Figure 2.11.External Balance Sheets of Emerging Market Economies, 1980–2014

(Percent of GDP)

Sources: External Wealth of Nations Mark II database; and IMF staff calculations.

Note: Balanced sample of 22 countries from the full sample of 45 emerging market economies. See Annex 2.1 for the complete list of sample countries. All variables are GDP weighted.

In the three decades leading up to 2009, the increase in the ratio of foreign reserves to GDP largely kept pace with the rise in the rest of external portfolio assets (Figure 2.11, panel 2). The increase in foreign reserves was most pronounced in east Asia, especially after the Asian crisis of 1997–98 (Figure 2.11, panel 3), whereas the increase in the stock of nonreserve assets was more uniform across regions (Figure 2.11, panel 4).22

These structural changes in external portfolios have several immediate and important implications for the episodes of slowdowns in net capital inflows, which are discussed next.

Increasing Role of Capital Outflows

The flip side of the increasing external assets of emerging markets is that gross capital outflows have gradually increased in size and are playing an increasingly important role in net capital flow dynamics. One way to see this is by comparing the contributions of capital inflows and outflows to the three slowdown episodes shown in Figure 2.12. In the 1980s, the slowdown was driven entirely by a decline in capital inflows. The same explanation broadly holds for the 1995–2000 slowdown episode. In contrast, capital outflows are contributing sizably to the most recent emerging market capital flow cycle.23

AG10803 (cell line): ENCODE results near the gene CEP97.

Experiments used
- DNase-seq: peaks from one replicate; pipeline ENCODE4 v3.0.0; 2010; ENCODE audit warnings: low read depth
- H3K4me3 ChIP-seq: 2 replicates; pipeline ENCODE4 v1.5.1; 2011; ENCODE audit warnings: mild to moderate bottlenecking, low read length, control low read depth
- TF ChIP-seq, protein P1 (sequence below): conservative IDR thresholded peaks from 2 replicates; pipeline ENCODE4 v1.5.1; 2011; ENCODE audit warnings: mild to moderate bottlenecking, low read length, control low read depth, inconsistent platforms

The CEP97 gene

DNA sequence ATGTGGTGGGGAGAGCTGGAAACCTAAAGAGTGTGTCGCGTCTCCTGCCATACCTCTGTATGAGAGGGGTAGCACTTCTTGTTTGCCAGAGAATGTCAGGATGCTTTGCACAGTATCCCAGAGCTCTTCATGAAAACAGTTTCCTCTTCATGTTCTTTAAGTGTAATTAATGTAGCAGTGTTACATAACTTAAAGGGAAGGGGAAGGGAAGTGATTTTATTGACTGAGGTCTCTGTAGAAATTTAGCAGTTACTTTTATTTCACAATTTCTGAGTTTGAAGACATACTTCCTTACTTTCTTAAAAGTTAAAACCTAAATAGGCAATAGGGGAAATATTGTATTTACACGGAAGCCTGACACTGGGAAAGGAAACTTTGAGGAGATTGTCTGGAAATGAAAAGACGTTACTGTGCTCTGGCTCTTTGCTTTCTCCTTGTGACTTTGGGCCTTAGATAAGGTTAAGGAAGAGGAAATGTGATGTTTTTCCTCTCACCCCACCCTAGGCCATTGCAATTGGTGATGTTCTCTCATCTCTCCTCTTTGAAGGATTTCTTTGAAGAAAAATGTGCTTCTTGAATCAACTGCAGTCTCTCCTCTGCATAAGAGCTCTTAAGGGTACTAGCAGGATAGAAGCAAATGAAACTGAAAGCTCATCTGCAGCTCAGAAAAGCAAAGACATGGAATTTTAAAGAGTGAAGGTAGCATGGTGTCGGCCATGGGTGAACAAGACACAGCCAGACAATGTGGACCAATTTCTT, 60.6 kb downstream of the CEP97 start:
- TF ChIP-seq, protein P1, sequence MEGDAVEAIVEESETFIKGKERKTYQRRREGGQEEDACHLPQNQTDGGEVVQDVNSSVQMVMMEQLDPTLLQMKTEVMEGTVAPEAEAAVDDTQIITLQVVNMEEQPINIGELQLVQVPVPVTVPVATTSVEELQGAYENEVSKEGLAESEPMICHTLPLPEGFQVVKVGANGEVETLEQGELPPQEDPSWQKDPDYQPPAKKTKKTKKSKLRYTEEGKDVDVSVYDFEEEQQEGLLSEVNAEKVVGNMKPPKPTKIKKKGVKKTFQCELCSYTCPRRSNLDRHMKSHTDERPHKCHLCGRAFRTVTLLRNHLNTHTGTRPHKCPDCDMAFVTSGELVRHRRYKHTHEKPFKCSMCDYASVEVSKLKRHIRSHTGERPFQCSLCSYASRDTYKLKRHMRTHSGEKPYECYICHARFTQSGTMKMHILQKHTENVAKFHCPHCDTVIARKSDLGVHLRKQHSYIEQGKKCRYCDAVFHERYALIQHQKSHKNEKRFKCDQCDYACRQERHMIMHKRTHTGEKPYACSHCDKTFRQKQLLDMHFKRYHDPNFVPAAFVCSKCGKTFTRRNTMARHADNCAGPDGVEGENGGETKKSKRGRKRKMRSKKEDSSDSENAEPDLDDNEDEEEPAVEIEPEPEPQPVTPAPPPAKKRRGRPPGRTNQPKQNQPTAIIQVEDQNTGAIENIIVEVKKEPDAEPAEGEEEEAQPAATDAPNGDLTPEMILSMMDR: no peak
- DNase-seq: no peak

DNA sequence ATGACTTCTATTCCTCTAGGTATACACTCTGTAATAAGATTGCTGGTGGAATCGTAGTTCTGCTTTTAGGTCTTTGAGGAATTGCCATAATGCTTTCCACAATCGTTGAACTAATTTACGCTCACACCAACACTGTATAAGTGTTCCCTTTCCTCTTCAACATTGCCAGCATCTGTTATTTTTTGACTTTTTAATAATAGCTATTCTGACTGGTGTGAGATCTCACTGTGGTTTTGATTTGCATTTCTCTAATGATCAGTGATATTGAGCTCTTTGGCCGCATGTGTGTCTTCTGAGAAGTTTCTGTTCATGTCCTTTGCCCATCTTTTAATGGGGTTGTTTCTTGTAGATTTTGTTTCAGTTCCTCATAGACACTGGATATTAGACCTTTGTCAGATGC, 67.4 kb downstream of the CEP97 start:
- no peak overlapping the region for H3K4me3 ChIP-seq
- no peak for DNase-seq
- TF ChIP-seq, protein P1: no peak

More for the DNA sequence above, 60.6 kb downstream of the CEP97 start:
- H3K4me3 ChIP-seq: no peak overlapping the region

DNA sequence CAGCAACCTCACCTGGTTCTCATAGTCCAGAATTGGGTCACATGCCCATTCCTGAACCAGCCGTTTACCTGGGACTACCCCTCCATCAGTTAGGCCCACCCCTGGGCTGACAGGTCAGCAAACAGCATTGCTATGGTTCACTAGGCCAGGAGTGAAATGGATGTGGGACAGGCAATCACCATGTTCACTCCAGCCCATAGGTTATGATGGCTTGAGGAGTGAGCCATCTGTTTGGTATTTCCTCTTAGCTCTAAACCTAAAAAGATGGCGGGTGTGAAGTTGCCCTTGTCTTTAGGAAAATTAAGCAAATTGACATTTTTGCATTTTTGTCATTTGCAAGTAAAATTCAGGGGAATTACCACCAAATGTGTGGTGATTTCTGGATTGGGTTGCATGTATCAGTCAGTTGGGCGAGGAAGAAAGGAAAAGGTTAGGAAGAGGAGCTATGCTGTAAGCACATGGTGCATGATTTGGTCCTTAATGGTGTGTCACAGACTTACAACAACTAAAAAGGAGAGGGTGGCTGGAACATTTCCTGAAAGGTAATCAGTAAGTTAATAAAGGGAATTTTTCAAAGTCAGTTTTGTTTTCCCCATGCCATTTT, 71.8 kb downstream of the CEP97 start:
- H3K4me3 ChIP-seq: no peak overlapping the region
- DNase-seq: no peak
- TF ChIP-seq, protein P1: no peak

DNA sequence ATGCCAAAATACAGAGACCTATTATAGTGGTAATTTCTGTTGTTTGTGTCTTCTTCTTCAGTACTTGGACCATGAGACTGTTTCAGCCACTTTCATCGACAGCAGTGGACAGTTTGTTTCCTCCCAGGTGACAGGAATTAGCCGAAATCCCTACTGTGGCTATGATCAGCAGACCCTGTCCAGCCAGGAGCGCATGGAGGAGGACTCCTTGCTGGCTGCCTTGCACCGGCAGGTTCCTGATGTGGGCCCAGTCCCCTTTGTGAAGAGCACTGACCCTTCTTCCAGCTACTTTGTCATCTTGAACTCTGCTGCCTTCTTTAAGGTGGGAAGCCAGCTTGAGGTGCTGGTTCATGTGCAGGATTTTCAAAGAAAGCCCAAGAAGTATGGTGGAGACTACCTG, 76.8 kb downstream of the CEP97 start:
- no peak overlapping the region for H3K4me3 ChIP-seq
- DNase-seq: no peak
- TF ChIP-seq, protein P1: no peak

Figure 2.12.Gross Capital Inflows and Outflows of Emerging Market Economies, 1980–2014

(Percent of GDP)

Sources: CEIC Asia database; CEIC China database; Haver Analytics; IMF, Balance of Payments Statistics; IMF, International Financial Statistics; World Bank, World Development Indicators database; and IMF staff calculations.

Note: Balanced sample of 22 economies from the full sample of 45 emerging market economies. See Annex 2.1 for a complete list of the sample countries.

The growing role for capital outflows can at least partly be linked to income growth and the accompanying increase in outward FDI from emerging markets, as well as to institutional shifts, such as the emergence of pension funds and sovereign wealth funds. These developments open a possibility for gross outflows to play a role in the dynamics of net capital flows for emerging market economies. Chapter 4 of the October 2013 World Economic Outlook argues that emerging markets can improve their capital flow management through development of their financial markets, which fosters private sector outflows that can help stabilize net capital flows. Indeed, the overall strong positive correlation between capital inflows and outflows in emerging markets over 2000–10, shown in Figure 2.12, supports the notion that outflows played the role of a buffer during that period. Yet over 2012–14, outflows exacerbated the decline in net inflows, suggesting that a potentially destabilizing role cannot be ruled out.

Decline in Currency Mismatches